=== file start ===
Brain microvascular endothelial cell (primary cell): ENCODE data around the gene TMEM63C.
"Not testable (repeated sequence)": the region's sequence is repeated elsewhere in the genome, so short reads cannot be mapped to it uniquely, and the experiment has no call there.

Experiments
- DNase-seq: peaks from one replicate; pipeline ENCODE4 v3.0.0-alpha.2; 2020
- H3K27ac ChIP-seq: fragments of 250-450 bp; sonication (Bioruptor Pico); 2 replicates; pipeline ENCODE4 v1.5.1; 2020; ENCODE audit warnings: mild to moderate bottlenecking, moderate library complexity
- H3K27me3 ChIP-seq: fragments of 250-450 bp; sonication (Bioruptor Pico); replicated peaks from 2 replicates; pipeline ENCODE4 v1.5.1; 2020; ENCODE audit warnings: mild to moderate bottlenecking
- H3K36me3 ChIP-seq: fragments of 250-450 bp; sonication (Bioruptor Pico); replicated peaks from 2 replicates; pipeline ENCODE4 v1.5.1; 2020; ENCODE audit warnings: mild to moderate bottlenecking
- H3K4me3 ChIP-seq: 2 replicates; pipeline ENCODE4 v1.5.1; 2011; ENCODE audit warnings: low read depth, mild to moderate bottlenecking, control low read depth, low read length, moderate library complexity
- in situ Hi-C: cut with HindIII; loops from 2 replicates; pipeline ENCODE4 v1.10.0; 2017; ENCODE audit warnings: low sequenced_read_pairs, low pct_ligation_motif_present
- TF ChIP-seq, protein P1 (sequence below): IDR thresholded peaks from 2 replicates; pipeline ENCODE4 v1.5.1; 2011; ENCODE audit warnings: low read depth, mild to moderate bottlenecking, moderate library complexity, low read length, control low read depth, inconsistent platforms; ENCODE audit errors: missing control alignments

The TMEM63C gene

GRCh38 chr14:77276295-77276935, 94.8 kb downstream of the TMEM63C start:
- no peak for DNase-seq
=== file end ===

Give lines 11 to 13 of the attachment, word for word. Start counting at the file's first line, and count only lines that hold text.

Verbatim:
The TMEM63C gene

GRCh38 chr14:77276295-77276935, 94.8 kb downstream of the TMEM63C start:
- no peak for DNase-seq